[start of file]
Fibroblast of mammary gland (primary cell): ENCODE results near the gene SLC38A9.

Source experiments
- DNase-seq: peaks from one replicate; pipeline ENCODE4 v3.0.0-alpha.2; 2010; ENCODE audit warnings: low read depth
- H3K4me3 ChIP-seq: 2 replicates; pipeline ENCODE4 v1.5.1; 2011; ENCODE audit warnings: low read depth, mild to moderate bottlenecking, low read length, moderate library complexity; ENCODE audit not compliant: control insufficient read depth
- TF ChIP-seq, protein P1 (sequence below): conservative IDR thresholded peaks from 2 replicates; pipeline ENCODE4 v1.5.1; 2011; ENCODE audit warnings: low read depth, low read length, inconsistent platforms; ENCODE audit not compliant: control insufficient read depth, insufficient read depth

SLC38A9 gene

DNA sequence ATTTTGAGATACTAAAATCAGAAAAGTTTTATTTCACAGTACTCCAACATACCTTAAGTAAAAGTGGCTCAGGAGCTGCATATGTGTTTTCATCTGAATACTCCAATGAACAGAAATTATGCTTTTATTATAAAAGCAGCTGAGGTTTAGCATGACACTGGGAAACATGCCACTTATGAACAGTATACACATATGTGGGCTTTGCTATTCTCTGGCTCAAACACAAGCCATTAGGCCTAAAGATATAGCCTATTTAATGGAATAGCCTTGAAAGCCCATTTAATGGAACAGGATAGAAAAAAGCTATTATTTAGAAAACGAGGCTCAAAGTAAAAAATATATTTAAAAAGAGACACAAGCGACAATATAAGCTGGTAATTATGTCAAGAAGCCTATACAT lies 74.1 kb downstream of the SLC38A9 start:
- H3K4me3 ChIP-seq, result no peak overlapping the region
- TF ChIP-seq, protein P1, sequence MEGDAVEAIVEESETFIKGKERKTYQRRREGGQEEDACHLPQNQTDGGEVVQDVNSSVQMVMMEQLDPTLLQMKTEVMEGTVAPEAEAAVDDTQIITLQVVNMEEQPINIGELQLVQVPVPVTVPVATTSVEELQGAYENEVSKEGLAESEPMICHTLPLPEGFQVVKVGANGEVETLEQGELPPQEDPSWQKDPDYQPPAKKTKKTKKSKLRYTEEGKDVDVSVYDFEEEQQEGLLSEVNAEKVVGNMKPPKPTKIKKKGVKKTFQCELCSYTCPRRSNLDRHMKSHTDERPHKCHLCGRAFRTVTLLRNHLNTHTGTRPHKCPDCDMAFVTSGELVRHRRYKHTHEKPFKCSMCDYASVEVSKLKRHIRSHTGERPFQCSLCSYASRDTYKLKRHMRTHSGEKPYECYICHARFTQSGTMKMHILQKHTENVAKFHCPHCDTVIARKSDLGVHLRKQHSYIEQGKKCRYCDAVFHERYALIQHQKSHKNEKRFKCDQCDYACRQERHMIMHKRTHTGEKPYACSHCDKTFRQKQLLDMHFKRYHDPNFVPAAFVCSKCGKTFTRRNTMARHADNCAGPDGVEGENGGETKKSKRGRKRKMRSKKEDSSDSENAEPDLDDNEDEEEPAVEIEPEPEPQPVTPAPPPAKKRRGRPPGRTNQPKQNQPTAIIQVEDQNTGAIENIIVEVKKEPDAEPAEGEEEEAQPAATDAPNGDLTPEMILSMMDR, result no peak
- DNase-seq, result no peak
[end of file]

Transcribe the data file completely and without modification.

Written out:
Fibroblast of mammary gland (primary cell): ENCODE results near the gene SLC38A9.

Source experiments
- DNase-seq: peaks from one replicate; pipeline ENCODE4 v3.0.0-alpha.2; 2010; ENCODE audit warnings: low read depth
- H3K4me3 ChIP-seq: 2 replicates; pipeline ENCODE4 v1.5.1; 2011; ENCODE audit warnings: low read depth, mild to moderate bottlenecking, low read length, moderate library complexity; ENCODE audit not compliant: control insufficient read depth
- TF ChIP-seq, protein P1 (sequence below): conservative IDR thresholded peaks from 2 replicates; pipeline ENCODE4 v1.5.1; 2011; ENCODE audit warnings: low read depth, low read length, inconsistent platforms; ENCODE audit not compliant: control insufficient read depth, insufficient read depth

SLC38A9 gene

DNA sequence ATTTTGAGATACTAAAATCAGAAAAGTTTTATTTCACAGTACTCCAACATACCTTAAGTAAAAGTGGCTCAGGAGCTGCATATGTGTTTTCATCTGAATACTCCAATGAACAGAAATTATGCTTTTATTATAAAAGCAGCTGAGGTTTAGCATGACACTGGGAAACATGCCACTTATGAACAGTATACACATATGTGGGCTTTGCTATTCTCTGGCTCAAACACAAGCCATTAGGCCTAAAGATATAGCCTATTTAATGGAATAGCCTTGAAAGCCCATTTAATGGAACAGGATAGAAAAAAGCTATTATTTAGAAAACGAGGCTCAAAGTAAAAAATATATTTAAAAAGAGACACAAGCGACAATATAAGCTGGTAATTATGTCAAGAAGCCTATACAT lies 74.1 kb downstream of the SLC38A9 start:
- H3K4me3 ChIP-seq, result no peak overlapping the region
- TF ChIP-seq, protein P1, sequence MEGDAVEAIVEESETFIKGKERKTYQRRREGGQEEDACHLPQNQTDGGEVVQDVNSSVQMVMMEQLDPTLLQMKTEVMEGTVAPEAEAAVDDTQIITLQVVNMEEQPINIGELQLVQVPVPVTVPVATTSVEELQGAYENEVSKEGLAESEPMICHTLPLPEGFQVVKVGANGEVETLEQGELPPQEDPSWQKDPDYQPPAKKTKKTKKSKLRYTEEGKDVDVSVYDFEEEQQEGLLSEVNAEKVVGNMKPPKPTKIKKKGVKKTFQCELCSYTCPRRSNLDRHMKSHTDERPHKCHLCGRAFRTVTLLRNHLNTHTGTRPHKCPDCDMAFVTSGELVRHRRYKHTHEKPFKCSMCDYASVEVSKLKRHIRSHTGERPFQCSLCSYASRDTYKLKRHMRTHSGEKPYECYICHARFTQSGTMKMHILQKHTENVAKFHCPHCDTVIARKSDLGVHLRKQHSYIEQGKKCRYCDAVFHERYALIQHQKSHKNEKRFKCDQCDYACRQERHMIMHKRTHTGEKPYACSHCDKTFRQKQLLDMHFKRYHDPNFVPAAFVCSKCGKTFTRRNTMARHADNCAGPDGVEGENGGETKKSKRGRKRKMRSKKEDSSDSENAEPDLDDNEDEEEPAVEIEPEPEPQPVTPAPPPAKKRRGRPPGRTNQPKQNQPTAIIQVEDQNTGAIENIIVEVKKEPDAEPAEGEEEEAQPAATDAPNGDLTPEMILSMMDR, result no peak
- DNase-seq, result no peak